A drink with all the nutrients a body needs, and can be stored in powder form for several months is ideal for the poor
NEW DELHI: Is the right to food the same as the right to tasty food? The answer, like the answer to any question that involves human nature, is complicated because it does not involve mere facts.
Ever since an American electrical engineer invented a food that abolishes the inconveniences of foraging and cooking, and contains all the nutrition a human body is known to require but is devoid of the substances that harm, there has been talk that it can end not only the problems of the overfed but also the underfed. After all, it is in the tradition of Silicon Valley-blessed projects to invent a solution for the rich that eventually “makes the world a better place,” to borrow an expression used by tech billionaires and comedians.
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What if India procures or makes a food like Soylent and distributes it at a great discount to all its malnourished?
The thought has crossed many minds, including an Indian fitness entrepreneur who has created his own version of Soylent, called SupermealX, which he recently began selling online. His first paid customers will receive the food in a few weeks.
Harsh Batra, 32, is a lean and fit man who has the habit of testing his own blood. He was an early adopter of Soylent, and as he watched his health improve he grew serious about making his own version.
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SupermealX, which has been certified by Indian regulators as fit for human consumption, is yellowish and has a tinge of vanilla flavour. Like Soylent, it derives proteins, sugars, fats, vitamins and minerals from both regular food and synthetic sources, but Batra has to import most of the ingredients. As a result, SupermealX in India, at INR290 a 500-milliliter meal, is almost as expensive as Soylent is in the United States.
The Indian government spends about INR3 to 4.5 per lunch in the midday meal program that it provides to millions of poor schoolchildren. The midday meal, which provides 450 to 700 calories, depending on a child’s age, derives most of its calories from grain-based carbohydrates. Grain, especially rice and wheat, is cheap in India because of government subsidies. Nutritious vegetables are expensive. When the poor eat at all, they usually fill their bellies with starch.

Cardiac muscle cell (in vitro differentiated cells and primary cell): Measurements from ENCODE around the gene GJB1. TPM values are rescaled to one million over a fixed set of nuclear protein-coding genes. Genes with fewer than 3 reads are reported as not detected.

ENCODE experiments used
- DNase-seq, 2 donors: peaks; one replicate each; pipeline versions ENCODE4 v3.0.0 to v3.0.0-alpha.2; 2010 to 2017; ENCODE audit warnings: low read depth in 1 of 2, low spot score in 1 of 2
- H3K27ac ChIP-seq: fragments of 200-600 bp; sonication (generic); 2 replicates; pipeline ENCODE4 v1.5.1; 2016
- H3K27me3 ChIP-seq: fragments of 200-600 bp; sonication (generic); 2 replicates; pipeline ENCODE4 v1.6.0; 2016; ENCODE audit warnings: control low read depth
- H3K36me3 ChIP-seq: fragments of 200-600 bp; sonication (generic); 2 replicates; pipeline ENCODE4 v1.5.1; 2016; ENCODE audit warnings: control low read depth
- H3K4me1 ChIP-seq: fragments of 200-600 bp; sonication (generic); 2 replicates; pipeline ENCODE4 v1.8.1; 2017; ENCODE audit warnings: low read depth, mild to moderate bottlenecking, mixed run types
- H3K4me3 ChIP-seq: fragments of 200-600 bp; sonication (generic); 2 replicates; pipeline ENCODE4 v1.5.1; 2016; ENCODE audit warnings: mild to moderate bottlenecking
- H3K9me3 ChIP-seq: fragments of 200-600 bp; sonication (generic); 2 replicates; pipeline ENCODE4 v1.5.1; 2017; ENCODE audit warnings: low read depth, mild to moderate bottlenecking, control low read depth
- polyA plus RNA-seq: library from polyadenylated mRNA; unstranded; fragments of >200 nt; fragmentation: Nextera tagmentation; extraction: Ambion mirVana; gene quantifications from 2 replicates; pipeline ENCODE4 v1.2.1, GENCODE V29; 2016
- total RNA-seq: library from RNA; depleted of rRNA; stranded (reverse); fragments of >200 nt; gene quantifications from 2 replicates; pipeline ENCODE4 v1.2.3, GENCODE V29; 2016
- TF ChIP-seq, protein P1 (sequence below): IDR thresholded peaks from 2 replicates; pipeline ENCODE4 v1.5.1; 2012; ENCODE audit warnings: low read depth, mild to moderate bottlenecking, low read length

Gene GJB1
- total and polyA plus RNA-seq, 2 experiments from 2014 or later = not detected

Angus Deaton, the 2015 Nobel laureate in economic science, and the economist Jean Drèze, observed in 2009 in an influential paper that the “anthropometric indicators of nutrition in India, for both adults and children, are among the worst in the world,” he wrote. “Indeed, according to the National Family Health Survey, the proportion of underweight children remained virtually unchanged between 1998-99 and 2005-06 (from 47 per cent to 46 per cent for the age group of 0-3 years). Undernutrition levels in India remain higher than for most countries of sub-Saharan Africa.”
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The situation for the poor has not vastly improved in the past decade. It would appear that a drink with all the nutrients a body needs, which can be stored in powder form for several months and has been created for the rich, would be an excellent idea for India’s poor, too. For every meal that a customer purchases, Batra plans to give one away free to an impoverished child in the care of a chosen organisation. But the poor have yet to taste his food. “I have no idea how they are going to react,” he said in an interview. “In a few weeks I will know.”
The issue of taste is significant. People, including the poor, eat not only because they have to, but because they enjoy it. Also, society is conditioned to believe there is something objectionable about the poor being made to drink a tasteless subsidised potion because they cannot afford the other kind of good food. There are movies in which people consuming tasteless but utilitarian nutrition is depicted as evidence of dystopia.
Images of India’s poor being given a drink that is ideal for feeding the survivors of a calamity could be politically problematic. They would suggest that India is a disaster zone. Some might ruminate, by pure statistics, it is.
This article originally appeared on the New York Times, a partner of The Express Tribune.